I’ve learned a lot from him about thinking about numbers in new ways like this. On one level this might seem harder or take longer, but it’s really quite easy when you start to pull apart the numbers and think about what they mean and how they relate to each other. I think a couple problems thought through like this are more valuable than a couple dozen written problems on a workbook page. Lots more fun, too.
A while back, someone wrote to our local homeschooling group email list and asked the following question:
“Do you find you miss the hours of “free play” time when you have lots of stuff scheduled? I guess I’m afraid of running out of time for fort-building, hammock swinging, storytelling, bike riding, etc.”
She received many good responses about the need for free play. Here’s what I wrote:
I think these are the most important activities you can allow time for. It’s really easy to over-schedule, and when that happens, we don’t have time to just play. Classes and clubs and field trips are great, but they aren’t any more important than ordinary, everyday play and everyday activities.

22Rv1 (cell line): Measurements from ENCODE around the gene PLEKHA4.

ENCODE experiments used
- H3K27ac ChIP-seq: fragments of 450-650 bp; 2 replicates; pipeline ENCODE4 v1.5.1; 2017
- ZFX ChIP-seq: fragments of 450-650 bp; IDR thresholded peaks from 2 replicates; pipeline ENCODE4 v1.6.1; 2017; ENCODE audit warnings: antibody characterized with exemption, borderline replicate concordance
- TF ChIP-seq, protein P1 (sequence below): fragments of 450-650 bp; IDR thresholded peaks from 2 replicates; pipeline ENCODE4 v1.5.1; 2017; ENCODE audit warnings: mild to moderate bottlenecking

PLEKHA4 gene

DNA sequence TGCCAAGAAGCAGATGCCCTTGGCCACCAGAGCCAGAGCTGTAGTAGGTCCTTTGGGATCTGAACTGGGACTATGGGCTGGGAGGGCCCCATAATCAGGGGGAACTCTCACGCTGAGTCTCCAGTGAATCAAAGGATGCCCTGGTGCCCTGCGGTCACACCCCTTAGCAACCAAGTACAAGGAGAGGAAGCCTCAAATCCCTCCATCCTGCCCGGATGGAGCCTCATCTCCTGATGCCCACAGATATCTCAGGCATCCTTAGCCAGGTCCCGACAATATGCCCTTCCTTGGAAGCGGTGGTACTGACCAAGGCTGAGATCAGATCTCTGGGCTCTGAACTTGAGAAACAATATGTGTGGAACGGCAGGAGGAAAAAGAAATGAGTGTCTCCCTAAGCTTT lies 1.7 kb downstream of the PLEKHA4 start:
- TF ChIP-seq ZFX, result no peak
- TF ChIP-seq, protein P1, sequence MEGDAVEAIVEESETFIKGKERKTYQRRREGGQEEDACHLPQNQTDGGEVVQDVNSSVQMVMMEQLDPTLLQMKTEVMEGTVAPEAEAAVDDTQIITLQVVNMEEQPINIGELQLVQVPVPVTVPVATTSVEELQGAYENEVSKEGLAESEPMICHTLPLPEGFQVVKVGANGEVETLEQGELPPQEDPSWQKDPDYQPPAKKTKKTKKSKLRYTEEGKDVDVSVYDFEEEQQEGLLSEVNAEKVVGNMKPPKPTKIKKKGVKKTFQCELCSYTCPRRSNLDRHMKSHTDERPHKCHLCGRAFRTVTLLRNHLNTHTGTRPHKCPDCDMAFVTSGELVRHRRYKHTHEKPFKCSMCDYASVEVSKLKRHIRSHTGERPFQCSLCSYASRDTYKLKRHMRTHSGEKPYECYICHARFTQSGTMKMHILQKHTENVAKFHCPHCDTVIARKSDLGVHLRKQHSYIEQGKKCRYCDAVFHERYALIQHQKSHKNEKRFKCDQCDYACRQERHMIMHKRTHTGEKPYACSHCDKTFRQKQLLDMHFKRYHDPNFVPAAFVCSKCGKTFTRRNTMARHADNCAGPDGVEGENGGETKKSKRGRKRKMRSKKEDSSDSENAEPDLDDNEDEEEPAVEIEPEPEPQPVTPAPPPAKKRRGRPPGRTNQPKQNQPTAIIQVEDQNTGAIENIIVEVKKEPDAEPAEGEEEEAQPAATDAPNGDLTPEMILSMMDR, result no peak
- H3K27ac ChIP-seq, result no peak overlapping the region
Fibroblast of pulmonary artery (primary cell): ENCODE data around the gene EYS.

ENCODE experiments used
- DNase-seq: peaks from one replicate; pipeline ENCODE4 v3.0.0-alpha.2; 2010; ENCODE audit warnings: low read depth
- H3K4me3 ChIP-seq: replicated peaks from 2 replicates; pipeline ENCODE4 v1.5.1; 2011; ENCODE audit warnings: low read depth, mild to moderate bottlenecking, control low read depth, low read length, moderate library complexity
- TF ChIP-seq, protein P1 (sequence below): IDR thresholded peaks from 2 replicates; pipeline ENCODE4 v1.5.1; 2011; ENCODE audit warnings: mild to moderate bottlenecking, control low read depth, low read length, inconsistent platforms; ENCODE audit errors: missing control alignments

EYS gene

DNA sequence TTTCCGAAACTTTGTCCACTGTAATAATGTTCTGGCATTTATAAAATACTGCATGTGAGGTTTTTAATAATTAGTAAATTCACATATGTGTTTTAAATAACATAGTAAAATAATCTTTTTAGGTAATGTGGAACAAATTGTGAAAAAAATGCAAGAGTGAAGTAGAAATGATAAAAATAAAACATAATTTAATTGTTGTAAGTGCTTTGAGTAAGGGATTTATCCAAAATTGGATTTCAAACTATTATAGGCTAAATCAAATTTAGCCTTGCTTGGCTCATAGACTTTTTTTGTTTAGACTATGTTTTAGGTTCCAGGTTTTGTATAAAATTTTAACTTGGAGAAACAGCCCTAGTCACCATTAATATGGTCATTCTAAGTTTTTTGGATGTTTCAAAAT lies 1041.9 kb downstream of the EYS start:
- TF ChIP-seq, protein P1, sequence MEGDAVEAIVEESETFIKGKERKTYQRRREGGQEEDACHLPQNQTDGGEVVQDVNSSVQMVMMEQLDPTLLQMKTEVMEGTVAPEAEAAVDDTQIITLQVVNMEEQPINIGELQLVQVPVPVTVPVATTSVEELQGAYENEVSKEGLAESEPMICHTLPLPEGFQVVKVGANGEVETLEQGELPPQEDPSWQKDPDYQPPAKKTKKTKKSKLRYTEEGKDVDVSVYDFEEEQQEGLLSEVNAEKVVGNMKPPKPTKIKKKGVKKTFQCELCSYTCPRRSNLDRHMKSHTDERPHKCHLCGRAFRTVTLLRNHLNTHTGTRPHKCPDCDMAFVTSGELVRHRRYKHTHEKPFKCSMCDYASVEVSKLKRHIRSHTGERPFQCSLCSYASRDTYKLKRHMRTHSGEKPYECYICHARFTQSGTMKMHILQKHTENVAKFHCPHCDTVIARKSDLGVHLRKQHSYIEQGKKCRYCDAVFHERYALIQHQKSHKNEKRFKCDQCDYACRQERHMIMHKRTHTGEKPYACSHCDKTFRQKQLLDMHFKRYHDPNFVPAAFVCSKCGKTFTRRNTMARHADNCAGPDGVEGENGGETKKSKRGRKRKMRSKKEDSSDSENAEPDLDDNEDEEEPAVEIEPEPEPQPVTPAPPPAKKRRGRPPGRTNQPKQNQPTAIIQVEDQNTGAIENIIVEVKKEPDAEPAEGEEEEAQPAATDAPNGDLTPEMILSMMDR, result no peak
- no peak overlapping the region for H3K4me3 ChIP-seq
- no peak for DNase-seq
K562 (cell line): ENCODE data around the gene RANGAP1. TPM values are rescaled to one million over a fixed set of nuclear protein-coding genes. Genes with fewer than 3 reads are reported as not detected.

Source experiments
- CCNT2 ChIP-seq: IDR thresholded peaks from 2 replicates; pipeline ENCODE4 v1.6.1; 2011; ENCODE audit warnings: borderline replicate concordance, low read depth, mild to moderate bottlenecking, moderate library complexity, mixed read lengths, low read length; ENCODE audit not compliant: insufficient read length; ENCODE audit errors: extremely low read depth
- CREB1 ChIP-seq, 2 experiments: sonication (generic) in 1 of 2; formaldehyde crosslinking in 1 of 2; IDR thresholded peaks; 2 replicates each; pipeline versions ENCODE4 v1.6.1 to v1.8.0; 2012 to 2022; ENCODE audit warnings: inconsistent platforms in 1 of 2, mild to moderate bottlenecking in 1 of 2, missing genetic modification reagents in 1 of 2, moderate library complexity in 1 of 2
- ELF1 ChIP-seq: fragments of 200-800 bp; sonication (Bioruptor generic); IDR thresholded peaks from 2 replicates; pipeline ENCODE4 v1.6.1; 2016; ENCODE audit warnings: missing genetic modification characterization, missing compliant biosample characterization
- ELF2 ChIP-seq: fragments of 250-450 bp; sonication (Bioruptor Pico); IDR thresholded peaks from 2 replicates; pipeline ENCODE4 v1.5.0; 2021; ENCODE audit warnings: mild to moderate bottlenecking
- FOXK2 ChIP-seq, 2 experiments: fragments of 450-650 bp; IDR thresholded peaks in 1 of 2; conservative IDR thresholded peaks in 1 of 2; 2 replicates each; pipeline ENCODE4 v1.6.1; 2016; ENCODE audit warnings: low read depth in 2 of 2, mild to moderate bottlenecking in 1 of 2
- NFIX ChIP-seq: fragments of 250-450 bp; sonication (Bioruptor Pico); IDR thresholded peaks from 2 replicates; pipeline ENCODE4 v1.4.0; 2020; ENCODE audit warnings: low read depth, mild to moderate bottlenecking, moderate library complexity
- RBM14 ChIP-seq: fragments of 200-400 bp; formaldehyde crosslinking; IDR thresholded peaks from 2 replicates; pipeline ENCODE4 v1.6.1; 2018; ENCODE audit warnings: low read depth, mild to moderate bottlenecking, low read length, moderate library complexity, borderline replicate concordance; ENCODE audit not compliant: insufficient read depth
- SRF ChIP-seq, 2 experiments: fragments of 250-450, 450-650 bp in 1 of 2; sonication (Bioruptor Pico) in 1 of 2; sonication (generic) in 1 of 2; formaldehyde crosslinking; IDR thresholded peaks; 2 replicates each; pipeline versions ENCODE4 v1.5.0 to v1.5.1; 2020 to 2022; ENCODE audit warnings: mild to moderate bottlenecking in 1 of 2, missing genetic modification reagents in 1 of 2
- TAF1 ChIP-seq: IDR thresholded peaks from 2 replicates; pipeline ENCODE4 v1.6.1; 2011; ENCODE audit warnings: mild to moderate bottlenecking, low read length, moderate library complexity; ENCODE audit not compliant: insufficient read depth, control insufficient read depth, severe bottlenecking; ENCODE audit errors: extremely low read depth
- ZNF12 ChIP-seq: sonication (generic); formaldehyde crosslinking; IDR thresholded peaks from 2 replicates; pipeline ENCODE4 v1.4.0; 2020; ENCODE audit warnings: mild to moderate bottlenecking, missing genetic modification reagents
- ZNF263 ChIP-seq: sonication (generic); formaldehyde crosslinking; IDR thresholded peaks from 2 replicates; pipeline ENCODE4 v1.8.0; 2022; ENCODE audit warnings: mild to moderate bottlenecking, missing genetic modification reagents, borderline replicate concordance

My son is 15 now, and I don’t regret any of the time we’ve had simply reading, playing games, building with Lego, exploring nature, baking, and relaxing together.
It’s so easy to want to do everything. It all sounds so enticing. We don’t have to do it all at once. We’ve got years and years. Look at what you like to do together, how busy you like to be within a day or week or month, and find the balance that makes everyone happy. Less is more.